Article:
“Spending billions of dollars you don’t have on a project that, at least in the short term, is only going to benefit politically connected construction workers unions and the companies that hire them isn’t going to help economic growth in New Jersey.”

    Unfortunately you appear to be economically illiterate Doug. The tunnel is going to be built by thousands of manual and white collar workers (not unions) most of whom live in NJ. In addition there will thousands of downstream jobs created…all spending and contributing to the tax base of the state. Then there are benefits when the tunnel is built which you could write a book about. Sheesh

    “And where the hell is New York in all this ?”

    You seem to unfamiliar with the funding of the project. Two thirds of it is coming from out of state either from the Federal govt or the NY port authority.

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  14. Brummagem Joe says:

    Jay Dubbs says:
    Friday, October 8, 2010 at 09:38

    I don’t think we’ve heard the last of this by a long way. I suspect Mr Christie may be getting calls from some of his Republican donors as we speak.

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  15. Unfortunately you appear to be economically illiterate Doug. The tunnel is going to be built by thousands of manual and white collar workers (not unions) most of whom live in NJ. In addition there will thousands of downstream jobs created…all spending and contributing to the tax base of the state. Then there are benefits when the tunnel is built which you could write a book about. Sheesh

    An analysis which concentrates solely on the temporary benefits of government spending, and not the fact that the resources used by that spending could have been utilized in other ways in the private economy. Government does not create resources, it merely shifts them from the productive class to the politically favored class.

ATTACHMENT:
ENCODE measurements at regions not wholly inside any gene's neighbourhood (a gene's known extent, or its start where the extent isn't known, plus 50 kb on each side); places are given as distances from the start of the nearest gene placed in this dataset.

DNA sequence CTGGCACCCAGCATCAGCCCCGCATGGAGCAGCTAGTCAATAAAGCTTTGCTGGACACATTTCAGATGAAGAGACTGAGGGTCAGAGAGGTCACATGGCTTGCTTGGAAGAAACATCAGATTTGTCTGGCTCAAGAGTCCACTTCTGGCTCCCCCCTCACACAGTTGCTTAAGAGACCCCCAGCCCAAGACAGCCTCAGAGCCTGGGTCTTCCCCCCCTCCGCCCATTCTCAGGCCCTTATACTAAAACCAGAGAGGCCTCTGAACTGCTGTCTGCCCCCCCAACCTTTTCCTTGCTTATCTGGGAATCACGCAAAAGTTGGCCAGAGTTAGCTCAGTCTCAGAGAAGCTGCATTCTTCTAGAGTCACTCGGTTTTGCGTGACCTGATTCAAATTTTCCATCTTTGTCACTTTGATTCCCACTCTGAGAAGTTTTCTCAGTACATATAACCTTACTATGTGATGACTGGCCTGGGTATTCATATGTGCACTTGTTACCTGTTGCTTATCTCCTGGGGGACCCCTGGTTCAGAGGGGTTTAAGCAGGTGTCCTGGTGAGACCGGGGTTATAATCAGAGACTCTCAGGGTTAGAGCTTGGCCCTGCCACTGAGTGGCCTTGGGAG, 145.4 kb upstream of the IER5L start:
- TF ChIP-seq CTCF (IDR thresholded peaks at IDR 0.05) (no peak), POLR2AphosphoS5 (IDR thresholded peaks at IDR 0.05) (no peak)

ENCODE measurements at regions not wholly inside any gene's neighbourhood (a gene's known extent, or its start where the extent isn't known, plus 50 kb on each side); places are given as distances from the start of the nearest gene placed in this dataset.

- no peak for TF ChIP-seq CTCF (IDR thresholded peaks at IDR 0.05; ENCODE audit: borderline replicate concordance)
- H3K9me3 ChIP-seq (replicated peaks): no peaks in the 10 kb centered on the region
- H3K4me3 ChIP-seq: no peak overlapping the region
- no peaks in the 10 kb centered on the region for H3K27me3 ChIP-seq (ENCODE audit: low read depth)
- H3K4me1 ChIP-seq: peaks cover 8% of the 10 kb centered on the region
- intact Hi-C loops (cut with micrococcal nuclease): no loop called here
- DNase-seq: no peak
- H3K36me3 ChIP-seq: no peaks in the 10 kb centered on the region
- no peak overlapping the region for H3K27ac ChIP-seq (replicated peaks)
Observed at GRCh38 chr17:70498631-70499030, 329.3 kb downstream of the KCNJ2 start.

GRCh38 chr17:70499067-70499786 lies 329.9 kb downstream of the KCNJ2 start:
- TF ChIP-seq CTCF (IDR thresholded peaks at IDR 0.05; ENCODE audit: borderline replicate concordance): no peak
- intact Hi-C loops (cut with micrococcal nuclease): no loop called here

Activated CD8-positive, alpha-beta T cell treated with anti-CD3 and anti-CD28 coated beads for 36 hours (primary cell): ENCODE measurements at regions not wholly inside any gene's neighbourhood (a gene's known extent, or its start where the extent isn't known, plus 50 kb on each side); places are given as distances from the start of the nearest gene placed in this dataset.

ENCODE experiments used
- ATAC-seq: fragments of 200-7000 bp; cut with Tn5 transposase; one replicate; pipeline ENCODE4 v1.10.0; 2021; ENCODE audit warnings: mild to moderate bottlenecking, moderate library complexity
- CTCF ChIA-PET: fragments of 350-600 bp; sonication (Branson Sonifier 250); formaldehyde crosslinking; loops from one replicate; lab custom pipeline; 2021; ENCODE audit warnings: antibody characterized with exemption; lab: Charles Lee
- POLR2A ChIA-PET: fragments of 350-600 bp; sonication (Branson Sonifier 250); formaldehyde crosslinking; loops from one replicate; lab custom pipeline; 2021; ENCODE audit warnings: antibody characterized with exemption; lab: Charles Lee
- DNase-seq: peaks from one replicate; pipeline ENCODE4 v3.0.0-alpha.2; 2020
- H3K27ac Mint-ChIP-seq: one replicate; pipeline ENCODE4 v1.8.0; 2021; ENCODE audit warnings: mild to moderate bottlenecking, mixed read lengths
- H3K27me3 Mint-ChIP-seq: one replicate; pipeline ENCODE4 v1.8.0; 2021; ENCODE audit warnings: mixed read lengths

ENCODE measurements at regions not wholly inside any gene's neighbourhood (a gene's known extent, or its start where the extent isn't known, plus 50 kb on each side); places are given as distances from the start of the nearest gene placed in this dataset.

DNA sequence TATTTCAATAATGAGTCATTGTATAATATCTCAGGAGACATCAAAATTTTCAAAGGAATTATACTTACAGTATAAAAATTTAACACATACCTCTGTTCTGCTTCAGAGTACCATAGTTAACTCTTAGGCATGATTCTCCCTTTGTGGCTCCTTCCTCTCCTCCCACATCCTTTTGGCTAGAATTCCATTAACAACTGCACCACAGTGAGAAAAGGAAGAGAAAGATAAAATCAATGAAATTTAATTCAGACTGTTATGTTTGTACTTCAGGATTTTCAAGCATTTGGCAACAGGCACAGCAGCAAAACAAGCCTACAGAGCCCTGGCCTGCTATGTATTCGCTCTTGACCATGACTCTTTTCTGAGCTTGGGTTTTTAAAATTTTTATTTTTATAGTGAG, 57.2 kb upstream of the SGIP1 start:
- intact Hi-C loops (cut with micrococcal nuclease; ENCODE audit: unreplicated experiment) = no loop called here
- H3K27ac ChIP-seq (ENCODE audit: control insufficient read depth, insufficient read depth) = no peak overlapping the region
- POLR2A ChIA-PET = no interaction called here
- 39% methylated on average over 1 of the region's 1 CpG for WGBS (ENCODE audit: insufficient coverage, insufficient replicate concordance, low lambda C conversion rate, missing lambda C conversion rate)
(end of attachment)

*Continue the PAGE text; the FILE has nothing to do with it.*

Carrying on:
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  16. James Joyner says:

    @Doug

    And where the hell is New York in all this ? Why should New Jersey have to bear the burden of this project when most of it is going to benefit NYC and the State of New York more than it benefits New Jersey ?

    As Joe has already noted, this is basically 1/3 each NY, NJ, Feds.

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  17. Jay Dubbs says:

    This seems like typical Christie . . . talk big and don’t worry about the consequences. I know this guy is a rock star among the GOP, but he really doesn’t seem to thing more than about 10 minutes ahead.

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  18. Jay Dubbs says:

    (that would be think, not thing)

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  19. Brummagem Joe says:

    Doug Mataconis says:
    Friday, October 8, 2010 at 10:15

    “An analysis which concentrates solely on the temporary benefits of government spending, and not the fact that the resources used by that spending could have been utilized in other ways in the private economy. ”